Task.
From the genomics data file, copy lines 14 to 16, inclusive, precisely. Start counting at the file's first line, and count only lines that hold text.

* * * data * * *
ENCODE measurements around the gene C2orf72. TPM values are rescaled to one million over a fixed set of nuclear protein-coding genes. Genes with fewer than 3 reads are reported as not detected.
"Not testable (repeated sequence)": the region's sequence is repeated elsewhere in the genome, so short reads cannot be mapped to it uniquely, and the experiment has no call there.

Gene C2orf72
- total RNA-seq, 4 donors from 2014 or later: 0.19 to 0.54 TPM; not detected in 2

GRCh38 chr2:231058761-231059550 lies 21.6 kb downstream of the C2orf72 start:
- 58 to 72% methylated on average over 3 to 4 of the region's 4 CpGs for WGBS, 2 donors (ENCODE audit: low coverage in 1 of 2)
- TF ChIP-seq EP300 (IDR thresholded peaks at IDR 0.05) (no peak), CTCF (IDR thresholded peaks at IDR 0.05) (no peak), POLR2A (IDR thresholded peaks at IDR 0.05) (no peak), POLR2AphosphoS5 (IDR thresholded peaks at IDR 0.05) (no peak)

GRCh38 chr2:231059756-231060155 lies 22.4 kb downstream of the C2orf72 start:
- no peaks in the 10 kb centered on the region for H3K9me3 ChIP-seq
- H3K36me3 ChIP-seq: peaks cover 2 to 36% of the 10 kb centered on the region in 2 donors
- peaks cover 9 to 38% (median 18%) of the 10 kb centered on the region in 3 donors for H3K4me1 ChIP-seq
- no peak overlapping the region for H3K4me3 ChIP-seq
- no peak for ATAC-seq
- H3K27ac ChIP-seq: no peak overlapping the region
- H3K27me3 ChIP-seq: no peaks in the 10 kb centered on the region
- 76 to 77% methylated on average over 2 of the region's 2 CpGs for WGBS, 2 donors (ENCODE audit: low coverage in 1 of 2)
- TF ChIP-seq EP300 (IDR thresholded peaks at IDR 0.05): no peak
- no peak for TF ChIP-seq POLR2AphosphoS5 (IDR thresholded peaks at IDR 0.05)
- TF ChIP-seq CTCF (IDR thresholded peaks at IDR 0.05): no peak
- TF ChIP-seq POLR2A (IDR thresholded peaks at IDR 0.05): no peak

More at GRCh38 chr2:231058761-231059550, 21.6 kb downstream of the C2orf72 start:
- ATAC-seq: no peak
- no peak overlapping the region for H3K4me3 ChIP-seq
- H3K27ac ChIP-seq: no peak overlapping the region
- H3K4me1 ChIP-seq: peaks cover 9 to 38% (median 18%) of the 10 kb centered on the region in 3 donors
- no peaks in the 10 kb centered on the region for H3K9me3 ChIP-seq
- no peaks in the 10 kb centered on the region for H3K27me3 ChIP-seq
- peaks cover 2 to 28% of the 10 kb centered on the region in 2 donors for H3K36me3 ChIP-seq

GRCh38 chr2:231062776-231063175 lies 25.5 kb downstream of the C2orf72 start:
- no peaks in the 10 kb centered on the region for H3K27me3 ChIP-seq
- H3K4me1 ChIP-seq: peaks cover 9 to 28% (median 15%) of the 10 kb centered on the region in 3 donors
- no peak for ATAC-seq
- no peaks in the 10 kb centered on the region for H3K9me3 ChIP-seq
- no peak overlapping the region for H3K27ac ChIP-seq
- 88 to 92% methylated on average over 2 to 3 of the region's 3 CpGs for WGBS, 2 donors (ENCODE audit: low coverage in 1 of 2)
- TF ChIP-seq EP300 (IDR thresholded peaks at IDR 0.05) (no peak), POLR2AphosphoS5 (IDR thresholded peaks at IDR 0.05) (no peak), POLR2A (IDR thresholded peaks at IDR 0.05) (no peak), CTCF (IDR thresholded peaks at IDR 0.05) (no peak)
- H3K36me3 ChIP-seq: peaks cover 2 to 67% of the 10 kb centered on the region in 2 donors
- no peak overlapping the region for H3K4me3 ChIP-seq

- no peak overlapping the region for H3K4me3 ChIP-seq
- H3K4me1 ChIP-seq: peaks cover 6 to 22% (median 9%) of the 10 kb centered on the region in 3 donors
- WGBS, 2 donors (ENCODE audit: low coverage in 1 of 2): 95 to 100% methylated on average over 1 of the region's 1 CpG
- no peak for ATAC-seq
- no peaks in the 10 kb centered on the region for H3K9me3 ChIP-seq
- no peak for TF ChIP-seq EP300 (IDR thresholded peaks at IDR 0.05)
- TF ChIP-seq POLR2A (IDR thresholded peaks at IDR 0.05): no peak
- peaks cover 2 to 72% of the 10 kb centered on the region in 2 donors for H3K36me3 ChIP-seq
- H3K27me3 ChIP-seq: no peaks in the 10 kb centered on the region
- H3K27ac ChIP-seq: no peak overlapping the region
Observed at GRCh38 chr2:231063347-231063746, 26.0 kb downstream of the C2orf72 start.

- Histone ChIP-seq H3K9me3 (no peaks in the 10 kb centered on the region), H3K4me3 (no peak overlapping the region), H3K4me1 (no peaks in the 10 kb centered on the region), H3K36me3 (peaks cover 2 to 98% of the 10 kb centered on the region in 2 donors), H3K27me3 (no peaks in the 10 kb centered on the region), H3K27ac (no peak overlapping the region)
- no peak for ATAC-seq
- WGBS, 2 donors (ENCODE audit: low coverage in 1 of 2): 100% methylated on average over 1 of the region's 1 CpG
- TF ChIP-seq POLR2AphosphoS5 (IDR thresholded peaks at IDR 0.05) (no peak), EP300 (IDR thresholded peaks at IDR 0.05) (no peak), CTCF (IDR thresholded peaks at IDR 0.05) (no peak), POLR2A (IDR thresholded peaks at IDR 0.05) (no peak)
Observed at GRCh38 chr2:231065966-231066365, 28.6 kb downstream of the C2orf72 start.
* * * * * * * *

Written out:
- H3K27ac ChIP-seq: no peak overlapping the region
- H3K27me3 ChIP-seq: no peaks in the 10 kb centered on the region
- 76 to 77% methylated on average over 2 of the region's 2 CpGs for WGBS, 2 donors (ENCODE audit: low coverage in 1 of 2)